Andy. (And if you know Amos and Andy only in disrepute, you probably don't
know about the program's clever, punning verbal humor, like the great line
"I not only denies the allegation, but I resents the allegator!") The
difference is, Prince and Benton are nobody's patsies. Everyone who deals
with them winds up feeling three steps behind, just as the poor straights
who tried to have a conversation with Groucho or Chico did. When their
landlady (the comely Emannuelle Sallet) tells them that Tricky's charms
will no longer suffice to pay the rent, the two of them sink to their knees and
become a pair of po' little orphan boys, begging not to get thrown out in
the cold, mean streets.

Prince and Benton's antics are a form of subversive blackface. In the '20s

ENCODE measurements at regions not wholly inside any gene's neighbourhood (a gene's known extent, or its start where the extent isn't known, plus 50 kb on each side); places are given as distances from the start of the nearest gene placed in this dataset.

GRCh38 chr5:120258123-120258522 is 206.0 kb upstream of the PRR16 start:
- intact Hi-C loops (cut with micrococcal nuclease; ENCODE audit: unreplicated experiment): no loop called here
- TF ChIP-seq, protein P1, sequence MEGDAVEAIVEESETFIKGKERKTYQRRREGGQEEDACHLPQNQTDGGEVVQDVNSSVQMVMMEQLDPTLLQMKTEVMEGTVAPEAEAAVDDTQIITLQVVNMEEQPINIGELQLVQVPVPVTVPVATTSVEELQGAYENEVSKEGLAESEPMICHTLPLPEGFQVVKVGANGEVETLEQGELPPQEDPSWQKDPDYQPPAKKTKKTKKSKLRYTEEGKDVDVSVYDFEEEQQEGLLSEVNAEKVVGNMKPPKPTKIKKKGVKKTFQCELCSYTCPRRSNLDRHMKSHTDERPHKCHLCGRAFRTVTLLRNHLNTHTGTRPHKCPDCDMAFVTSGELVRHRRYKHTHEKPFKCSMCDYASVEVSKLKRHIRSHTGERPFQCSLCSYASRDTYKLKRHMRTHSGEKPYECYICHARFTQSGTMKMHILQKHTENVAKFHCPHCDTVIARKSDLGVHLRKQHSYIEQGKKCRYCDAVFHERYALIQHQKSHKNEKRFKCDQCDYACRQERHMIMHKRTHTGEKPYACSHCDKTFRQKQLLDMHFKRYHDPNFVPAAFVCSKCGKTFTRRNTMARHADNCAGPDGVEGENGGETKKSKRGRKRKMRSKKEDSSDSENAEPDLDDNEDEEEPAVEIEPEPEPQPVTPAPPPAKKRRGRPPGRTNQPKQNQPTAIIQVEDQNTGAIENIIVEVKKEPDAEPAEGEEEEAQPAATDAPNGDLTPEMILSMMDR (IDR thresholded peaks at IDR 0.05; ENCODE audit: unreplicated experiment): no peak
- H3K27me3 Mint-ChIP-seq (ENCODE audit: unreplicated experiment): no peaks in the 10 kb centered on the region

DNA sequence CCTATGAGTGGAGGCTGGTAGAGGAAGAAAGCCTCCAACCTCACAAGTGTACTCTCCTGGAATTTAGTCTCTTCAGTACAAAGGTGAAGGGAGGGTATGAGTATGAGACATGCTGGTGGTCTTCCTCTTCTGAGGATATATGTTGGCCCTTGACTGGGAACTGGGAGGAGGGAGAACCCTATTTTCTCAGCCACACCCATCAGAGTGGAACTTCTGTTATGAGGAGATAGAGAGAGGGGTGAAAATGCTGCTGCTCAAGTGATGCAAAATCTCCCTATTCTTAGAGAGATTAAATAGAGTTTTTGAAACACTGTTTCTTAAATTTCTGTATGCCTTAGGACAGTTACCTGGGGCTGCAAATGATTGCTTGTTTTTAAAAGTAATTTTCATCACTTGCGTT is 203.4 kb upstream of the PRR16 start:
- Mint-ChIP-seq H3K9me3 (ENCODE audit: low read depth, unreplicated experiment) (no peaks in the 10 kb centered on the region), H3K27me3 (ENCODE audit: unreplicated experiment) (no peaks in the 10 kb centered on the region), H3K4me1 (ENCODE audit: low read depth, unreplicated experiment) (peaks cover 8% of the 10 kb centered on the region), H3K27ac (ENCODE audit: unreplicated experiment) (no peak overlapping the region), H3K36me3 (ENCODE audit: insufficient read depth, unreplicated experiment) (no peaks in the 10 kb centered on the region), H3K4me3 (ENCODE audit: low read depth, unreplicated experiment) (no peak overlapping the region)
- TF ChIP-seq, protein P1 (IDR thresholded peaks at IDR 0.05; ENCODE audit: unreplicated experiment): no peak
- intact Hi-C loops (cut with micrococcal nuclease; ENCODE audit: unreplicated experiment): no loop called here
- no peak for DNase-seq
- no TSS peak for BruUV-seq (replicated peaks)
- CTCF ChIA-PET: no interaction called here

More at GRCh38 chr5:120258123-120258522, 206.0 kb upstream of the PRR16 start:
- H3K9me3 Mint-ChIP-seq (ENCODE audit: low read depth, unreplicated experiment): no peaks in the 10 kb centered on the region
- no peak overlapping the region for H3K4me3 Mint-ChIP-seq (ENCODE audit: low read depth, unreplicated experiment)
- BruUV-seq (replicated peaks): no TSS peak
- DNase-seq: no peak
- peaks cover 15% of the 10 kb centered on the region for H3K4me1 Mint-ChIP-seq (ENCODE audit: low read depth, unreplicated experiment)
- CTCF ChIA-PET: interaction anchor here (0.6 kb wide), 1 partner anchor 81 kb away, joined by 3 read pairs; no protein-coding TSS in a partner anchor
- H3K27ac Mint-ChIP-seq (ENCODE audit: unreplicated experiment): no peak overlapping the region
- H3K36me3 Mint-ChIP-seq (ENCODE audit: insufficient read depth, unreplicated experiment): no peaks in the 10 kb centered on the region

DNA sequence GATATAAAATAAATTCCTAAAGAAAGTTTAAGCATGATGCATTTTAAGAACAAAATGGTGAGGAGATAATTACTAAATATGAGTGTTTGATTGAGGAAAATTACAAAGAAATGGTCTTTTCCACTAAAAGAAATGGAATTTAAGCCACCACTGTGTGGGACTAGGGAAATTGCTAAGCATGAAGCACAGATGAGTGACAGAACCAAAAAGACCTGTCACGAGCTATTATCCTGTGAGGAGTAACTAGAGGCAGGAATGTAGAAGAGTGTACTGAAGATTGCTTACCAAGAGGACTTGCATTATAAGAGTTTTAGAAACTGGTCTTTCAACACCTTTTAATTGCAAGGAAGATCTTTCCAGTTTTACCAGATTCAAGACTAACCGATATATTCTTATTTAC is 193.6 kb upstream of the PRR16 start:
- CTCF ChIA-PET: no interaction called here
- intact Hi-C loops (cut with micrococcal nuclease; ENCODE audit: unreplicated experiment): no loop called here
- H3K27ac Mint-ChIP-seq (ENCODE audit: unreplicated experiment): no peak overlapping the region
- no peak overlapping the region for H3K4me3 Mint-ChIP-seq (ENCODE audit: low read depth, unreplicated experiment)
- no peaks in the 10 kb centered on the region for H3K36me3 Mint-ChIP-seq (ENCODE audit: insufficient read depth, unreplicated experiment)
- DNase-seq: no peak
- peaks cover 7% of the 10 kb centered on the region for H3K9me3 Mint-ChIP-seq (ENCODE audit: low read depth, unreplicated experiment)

and '30s, rich New York whites headed to Harlem for what they regarded as
chic slumming. In "Under the Cherry Moon," the slums make house calls on
the Vanity Fair set. Throughout the movie, whenever Prince wants to bait
stuffy white people (or just have a little fun), he abandons his natural
sexy speaking voice for a high-pitched black dialect. In one scene
Christopher and Tricky, dining in a fancy restaurant with a tycoon's
daughter (Kristin Scott Thomas, in her movie debut) they've set their
sights on, make her read a phrase they've written out: "Wrecka Stow." To
the pair's whooping delight, Thomas (who, with her tart comic delivery is
as game as she is beautiful) pronounces it in her flawless English accent,